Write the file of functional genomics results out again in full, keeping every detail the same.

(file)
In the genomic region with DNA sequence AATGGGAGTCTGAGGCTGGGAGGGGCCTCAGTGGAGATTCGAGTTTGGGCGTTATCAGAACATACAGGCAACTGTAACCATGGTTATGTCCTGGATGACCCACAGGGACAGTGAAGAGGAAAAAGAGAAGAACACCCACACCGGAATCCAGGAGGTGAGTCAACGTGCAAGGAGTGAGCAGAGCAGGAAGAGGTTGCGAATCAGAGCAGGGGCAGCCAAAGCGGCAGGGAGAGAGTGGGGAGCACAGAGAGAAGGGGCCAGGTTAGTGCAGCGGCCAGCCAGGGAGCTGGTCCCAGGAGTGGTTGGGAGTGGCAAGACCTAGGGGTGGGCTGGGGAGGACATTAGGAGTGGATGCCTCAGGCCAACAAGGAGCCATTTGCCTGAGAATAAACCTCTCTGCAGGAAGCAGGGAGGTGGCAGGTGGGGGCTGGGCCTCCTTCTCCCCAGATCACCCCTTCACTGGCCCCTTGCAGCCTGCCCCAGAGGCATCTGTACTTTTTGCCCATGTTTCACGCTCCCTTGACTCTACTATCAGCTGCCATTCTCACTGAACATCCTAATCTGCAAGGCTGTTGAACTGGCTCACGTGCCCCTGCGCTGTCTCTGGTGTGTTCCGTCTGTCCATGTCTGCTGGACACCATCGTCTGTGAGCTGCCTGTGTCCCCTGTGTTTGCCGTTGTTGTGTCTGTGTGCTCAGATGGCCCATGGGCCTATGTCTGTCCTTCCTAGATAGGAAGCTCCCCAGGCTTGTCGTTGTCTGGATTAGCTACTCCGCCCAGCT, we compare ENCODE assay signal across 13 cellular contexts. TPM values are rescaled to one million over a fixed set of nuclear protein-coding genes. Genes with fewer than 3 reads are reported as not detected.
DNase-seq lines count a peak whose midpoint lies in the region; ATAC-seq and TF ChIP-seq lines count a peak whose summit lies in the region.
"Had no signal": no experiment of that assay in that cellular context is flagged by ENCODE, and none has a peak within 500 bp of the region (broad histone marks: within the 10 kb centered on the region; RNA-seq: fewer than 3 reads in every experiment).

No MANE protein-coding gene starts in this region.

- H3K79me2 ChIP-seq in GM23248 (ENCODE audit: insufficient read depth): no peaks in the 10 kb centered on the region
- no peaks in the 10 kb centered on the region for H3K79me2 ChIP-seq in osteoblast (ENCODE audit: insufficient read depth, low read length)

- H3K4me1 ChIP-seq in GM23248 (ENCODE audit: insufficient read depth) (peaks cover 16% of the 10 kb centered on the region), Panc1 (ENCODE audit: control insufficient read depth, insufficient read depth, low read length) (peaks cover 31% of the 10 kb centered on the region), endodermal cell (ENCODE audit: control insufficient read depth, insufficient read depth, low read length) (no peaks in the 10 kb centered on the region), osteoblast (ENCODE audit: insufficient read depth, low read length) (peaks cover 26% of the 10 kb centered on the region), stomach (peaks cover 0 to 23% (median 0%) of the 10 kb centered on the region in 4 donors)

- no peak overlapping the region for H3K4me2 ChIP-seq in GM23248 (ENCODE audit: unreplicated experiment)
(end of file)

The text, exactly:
In the genomic region with DNA sequence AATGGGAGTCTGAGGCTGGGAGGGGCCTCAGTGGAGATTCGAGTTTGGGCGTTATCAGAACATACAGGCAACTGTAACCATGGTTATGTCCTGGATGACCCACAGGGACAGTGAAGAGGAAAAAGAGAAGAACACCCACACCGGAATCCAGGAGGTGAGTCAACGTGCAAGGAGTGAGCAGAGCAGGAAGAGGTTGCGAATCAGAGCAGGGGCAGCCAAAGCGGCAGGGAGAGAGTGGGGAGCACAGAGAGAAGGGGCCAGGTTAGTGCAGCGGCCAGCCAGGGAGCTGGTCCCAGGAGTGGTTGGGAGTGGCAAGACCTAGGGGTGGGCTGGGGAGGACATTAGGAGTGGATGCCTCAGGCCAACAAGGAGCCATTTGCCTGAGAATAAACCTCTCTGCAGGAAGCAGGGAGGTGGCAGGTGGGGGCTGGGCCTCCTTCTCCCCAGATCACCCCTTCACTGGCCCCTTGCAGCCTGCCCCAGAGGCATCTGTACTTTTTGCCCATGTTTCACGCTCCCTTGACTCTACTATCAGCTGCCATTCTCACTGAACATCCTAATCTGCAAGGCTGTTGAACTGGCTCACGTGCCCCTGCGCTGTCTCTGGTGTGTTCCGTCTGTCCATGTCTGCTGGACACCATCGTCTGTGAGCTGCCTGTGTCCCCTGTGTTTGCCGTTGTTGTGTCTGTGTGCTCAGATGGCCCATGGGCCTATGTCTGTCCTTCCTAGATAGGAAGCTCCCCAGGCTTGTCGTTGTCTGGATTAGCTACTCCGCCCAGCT, we compare ENCODE assay signal across 13 cellular contexts. TPM values are rescaled to one million over a fixed set of nuclear protein-coding genes. Genes with fewer than 3 reads are reported as not detected.
DNase-seq lines count a peak whose midpoint lies in the region; ATAC-seq and TF ChIP-seq lines count a peak whose summit lies in the region.
"Had no signal": no experiment of that assay in that cellular context is flagged by ENCODE, and none has a peak within 500 bp of the region (broad histone marks: within the 10 kb centered on the region; RNA-seq: fewer than 3 reads in every experiment).

No MANE protein-coding gene starts in this region.

- H3K79me2 ChIP-seq in GM23248 (ENCODE audit: insufficient read depth): no peaks in the 10 kb centered on the region
- no peaks in the 10 kb centered on the region for H3K79me2 ChIP-seq in osteoblast (ENCODE audit: insufficient read depth, low read length)

- H3K4me1 ChIP-seq in GM23248 (ENCODE audit: insufficient read depth) (peaks cover 16% of the 10 kb centered on the region), Panc1 (ENCODE audit: control insufficient read depth, insufficient read depth, low read length) (peaks cover 31% of the 10 kb centered on the region), endodermal cell (ENCODE audit: control insufficient read depth, insufficient read depth, low read length) (no peaks in the 10 kb centered on the region), osteoblast (ENCODE audit: insufficient read depth, low read length) (peaks cover 26% of the 10 kb centered on the region), stomach (peaks cover 0 to 23% (median 0%) of the 10 kb centered on the region in 4 donors)

- no peak overlapping the region for H3K4me2 ChIP-seq in GM23248 (ENCODE audit: unreplicated experiment)